4 Steps to Permanent Habit Change ….. and a New Life

Habits = unconscious behavior. Forty percent or more of our daily activities = habits (2006 Duke study). Habits save the brain from work. They require far less brain processing power and utilize far less glucose (brain fuel). Habits exist to make the brain function more efficiently. So habits are intended to be beneficial. Unfortunately, most of us have bad habits. The definition of a bad habit is one that:

  • Impairs our health (smoking, alcohol consumption, couch potato, eating junk food or too much food etc.)
  • Makes us poor (gambling, not saving, credit card abuse, spending too much)
  • Damages relationships (speaking your mind and hurting others feelings, not controlling your emotions, not staying in touch regularly with relationships, letting people down)
  • Makes us unhappy
  • For more go here: http://richhabits.net/rich-habits-books/

In order to want to change a habit you have to become disgusted with yourself. Until that time, you won’t change anything. Disgust triggers habit change. It’s a line in the sand that you cross at some point. I am assuming if you are reading this you are either one of my highly treasured friends or you’re disgusted with yourself. There’s a hard way (self discipline) and an easy way to change your habits. If you are disgusted with yourself, I have some great news. I’m going to share with you the easy way to change your habits.

The 4 Step Approach to Habit Change:

  1. Habit Awareness: Track your daily behavior for one day during the week. Don’t pick a weekend day. Pick a work-week day. Work creates stress and stress triggers bad habits. Carry around one sheet of paper and bullet point everything you do from the minute you wake up to the minute you go to bed. You are actually going to like this exercise, trust me on this.
  2. Habit Tracking List: From your list, identify every activity that = a daily habit – good or bad.
  3. Habit Wish List: On a separate piece of paper, make a list of every good habit you want to add.
  4. Habit Merging: Select one habit from each of your lists and merge them into one new joint habit. It doesn’t matter if you are combining a bad habit with a good habit or a good habit with a good habit. For example: Let’s say you have an existing good habit of exercising on a stair master. Layer onto this existing good habit a new good habit of listening to educational audio books or educational podcasts while you exercise. Let’s say you have an existing bad habit of drinking too much coffee. Layer onto this existing bad habit, a new good habit of drinking one glass of water. Every time you reach for a coffee you reach for a glass of water.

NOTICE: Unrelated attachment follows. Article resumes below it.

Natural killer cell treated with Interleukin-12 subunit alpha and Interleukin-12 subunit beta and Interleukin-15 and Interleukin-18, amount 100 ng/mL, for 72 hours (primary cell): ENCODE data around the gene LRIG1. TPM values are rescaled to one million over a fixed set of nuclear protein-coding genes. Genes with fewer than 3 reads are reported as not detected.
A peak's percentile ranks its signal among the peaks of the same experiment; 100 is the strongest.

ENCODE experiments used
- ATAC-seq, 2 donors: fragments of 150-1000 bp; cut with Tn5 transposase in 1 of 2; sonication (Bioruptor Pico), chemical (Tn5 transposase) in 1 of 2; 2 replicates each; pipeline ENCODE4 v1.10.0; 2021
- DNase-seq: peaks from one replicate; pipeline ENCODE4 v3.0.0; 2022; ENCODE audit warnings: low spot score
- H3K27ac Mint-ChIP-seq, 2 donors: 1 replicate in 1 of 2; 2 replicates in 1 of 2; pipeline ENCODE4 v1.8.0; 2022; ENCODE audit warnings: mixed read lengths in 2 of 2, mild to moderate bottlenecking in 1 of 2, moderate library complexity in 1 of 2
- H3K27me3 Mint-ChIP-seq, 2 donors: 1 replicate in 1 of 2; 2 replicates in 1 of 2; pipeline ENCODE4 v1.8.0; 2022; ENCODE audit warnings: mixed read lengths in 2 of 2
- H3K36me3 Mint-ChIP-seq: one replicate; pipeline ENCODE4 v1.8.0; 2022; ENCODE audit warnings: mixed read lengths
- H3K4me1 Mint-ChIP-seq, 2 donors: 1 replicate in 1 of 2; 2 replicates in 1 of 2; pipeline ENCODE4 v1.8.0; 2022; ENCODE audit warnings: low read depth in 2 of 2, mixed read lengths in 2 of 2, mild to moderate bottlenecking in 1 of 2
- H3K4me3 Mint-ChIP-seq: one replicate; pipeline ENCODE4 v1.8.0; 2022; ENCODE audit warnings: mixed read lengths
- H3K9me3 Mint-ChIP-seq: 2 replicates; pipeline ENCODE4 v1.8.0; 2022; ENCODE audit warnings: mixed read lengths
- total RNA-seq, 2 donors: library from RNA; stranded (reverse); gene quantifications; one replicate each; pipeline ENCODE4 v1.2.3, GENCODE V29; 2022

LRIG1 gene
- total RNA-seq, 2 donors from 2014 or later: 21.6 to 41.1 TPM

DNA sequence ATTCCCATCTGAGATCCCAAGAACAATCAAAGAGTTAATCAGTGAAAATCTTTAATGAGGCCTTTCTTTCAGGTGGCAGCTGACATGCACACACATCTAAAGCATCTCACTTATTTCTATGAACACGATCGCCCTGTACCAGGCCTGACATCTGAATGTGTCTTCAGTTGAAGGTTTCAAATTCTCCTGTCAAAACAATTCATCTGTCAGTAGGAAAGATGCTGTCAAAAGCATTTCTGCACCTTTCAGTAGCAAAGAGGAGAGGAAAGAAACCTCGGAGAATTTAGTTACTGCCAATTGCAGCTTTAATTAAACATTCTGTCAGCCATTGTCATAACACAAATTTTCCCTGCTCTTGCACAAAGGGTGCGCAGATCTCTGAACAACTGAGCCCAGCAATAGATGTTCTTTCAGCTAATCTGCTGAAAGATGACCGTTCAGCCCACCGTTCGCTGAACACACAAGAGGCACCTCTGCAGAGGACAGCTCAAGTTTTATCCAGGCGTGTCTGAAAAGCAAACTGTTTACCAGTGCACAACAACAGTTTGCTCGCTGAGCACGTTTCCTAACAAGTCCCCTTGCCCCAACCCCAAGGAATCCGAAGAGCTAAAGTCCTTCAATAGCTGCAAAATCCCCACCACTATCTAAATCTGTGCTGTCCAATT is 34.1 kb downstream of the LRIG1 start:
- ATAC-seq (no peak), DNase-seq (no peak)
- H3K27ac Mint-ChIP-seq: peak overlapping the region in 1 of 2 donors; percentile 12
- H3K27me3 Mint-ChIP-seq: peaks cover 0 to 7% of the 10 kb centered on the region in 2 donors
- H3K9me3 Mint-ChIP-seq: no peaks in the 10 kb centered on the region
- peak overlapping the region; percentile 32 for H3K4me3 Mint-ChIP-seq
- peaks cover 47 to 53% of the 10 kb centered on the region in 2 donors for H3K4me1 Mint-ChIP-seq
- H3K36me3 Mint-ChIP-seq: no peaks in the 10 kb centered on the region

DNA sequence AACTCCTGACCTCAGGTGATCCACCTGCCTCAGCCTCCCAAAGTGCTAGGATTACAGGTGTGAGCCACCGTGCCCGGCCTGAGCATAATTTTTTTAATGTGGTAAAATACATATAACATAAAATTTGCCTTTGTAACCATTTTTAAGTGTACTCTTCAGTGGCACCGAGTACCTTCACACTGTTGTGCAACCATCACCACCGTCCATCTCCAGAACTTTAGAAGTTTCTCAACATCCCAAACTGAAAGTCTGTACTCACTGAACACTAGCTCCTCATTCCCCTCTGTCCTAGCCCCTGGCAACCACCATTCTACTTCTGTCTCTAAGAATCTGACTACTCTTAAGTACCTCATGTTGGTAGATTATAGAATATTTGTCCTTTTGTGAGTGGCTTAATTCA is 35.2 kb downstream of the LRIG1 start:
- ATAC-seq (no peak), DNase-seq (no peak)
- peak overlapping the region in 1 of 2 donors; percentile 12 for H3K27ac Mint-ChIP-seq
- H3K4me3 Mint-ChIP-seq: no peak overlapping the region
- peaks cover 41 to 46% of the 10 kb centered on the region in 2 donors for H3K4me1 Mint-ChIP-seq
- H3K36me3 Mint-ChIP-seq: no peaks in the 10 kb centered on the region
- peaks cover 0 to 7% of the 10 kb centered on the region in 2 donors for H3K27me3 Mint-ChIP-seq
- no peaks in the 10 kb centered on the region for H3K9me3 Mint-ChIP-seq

According to that Duke study I mentioned above it can take up to 256 days for a new habit to form. But you’re not forming a new habit. You’re co-opting an existing habit. This accelerates habit change dramatically. It only takes one or two good daily habits to change your life for the better. Success in life is about doing certain things every day that others don’t do. It’s the little things that make a difference and cause success to happen. Small, seemingly imperceptible changes, over time, can dramatically improve your life.

Be Sociable, Share!
Thomas C. Corley About Thomas C. Corley

Tom Corley is a bestselling author, speaker, and media contributor for Business Insider, CNBC and a few other national media outlets.

His Rich Habits research has been read, viewed or heard by over 50 million people in 25 countries around the world.

Besides being an author, Tom is also a CPA, CFP, holds a master’s degree in taxation and is President of Cerefice and Company, a CPA firm in New Jersey.
Phone Number: 732-382-3800 Ext. 103.
Email Tom
| Download Media Kit

Speak Your Mind